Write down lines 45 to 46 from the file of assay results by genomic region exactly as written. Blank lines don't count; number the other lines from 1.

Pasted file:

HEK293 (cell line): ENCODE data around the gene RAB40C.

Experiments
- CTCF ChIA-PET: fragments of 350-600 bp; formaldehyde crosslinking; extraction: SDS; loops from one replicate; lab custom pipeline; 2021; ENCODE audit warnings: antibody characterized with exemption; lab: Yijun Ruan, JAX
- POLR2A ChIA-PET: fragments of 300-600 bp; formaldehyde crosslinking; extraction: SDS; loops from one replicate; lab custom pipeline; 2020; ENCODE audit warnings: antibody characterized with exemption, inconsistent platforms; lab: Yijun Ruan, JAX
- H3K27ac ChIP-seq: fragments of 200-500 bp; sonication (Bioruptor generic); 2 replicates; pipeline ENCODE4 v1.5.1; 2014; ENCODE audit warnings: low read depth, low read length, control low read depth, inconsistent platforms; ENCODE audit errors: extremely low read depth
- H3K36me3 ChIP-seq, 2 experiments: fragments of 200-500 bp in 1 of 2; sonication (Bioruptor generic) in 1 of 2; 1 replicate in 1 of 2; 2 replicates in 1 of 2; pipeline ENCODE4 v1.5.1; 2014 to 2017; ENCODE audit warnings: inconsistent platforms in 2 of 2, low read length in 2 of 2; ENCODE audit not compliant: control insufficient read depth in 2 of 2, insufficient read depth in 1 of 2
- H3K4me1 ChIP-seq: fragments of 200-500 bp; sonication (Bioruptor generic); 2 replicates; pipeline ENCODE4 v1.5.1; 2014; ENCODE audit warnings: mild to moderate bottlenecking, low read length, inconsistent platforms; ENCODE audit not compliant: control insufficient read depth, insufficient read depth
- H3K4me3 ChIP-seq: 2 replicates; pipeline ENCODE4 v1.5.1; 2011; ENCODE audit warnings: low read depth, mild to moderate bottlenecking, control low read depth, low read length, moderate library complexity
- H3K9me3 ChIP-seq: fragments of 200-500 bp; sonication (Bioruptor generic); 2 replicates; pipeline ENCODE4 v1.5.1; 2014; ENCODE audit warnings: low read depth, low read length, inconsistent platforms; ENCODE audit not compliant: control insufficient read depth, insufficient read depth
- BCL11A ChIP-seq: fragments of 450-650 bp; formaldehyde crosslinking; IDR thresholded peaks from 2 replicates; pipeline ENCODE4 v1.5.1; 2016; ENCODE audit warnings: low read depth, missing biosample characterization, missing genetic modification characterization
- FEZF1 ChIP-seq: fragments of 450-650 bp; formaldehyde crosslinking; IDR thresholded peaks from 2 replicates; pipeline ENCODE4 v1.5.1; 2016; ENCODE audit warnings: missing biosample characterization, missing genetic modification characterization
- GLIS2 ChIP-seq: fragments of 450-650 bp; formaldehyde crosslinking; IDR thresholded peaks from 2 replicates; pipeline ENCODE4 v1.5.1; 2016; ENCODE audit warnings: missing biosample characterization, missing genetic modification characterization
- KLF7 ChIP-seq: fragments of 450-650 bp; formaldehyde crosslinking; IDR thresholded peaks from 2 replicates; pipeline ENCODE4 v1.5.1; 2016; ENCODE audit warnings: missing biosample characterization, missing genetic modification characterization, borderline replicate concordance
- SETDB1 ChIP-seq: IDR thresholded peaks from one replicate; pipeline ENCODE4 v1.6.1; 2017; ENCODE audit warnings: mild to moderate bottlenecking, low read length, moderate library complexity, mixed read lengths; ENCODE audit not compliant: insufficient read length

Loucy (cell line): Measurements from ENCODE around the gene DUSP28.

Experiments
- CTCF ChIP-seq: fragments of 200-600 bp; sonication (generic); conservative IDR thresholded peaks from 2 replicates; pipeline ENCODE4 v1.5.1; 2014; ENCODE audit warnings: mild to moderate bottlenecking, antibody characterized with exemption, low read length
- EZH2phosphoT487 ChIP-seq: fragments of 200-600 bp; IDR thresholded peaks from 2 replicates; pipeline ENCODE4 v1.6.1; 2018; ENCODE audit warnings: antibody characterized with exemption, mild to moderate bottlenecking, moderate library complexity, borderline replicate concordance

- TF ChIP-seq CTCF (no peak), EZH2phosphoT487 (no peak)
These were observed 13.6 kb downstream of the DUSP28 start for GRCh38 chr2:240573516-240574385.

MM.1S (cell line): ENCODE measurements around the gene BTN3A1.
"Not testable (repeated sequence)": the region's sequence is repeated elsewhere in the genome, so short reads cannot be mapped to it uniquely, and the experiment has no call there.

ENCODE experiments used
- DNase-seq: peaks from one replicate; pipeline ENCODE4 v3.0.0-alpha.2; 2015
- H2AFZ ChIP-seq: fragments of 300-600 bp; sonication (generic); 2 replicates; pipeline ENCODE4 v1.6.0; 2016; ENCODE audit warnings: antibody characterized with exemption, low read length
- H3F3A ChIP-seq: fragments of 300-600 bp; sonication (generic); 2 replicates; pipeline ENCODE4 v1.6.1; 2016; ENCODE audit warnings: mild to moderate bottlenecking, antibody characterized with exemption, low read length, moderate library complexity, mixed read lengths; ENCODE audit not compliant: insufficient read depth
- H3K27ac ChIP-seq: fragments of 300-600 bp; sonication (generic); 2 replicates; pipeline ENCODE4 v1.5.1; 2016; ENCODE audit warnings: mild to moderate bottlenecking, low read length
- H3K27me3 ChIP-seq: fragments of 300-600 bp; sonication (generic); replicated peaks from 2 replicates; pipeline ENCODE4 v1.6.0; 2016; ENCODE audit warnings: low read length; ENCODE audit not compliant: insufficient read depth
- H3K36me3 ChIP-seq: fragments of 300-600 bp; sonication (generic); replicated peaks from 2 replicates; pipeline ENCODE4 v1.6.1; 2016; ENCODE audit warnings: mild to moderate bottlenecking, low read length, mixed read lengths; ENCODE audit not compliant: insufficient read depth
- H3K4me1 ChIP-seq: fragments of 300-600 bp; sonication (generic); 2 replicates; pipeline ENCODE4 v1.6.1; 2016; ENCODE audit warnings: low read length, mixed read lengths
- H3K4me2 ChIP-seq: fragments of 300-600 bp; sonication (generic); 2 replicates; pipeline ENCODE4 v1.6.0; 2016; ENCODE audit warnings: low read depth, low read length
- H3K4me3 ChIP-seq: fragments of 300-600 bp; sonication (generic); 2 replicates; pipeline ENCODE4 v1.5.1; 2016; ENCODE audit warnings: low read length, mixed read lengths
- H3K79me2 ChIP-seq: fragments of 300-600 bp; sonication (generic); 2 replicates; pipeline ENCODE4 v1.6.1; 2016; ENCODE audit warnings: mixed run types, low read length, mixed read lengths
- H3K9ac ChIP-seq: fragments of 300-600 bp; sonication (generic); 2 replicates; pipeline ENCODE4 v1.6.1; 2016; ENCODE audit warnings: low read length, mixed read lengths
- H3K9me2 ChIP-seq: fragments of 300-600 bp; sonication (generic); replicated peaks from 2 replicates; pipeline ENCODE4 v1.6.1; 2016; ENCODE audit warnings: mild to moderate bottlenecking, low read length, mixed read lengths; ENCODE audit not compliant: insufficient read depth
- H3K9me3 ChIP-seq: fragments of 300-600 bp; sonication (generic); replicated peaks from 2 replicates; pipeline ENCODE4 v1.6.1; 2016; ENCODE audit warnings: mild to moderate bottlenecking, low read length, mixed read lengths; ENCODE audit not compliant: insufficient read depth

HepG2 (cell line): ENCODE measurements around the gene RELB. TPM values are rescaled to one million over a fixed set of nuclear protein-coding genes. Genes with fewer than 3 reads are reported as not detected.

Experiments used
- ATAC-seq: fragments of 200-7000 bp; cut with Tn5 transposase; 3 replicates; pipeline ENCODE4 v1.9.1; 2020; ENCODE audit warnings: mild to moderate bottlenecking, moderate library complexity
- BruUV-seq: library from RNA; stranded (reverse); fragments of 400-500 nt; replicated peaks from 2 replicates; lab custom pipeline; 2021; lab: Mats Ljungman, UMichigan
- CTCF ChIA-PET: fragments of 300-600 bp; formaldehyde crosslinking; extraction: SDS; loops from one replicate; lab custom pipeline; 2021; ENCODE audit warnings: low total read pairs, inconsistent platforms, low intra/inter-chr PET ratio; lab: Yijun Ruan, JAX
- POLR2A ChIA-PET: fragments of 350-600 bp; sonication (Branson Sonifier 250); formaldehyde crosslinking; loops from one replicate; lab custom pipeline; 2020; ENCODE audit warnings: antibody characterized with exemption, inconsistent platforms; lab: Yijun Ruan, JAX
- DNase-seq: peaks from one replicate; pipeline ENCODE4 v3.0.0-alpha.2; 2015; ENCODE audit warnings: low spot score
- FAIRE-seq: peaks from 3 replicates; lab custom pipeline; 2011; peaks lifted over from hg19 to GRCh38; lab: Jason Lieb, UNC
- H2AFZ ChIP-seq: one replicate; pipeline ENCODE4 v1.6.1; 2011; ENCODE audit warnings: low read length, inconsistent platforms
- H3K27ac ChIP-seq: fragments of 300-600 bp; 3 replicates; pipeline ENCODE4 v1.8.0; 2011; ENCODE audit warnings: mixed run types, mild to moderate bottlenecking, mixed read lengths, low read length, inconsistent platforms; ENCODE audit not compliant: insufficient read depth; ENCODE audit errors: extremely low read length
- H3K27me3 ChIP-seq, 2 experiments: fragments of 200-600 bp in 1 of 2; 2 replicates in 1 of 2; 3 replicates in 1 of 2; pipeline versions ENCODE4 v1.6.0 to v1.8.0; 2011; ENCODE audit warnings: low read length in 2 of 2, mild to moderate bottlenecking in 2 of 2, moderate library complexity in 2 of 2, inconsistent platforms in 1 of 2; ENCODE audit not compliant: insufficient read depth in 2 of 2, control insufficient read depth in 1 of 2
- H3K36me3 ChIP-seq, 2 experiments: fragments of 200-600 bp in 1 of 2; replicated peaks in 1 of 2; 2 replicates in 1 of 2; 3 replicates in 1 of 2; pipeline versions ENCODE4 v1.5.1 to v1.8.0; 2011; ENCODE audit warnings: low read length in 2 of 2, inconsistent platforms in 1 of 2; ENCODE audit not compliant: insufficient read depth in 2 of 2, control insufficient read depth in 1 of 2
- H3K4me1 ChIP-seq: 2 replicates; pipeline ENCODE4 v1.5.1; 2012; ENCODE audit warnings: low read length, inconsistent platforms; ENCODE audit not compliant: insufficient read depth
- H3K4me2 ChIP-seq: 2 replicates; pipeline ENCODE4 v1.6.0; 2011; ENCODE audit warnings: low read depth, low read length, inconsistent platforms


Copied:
- H2AFZ ChIP-seq: one replicate; pipeline ENCODE4 v1.6.1; 2011; ENCODE audit warnings: low read length, inconsistent platforms
- H3K27ac ChIP-seq: fragments of 300-600 bp; 3 replicates; pipeline ENCODE4 v1.8.0; 2011; ENCODE audit warnings: mixed run types, mild to moderate bottlenecking, mixed read lengths, low read length, inconsistent platforms; ENCODE audit not compliant: insufficient read depth; ENCODE audit errors: extremely low read length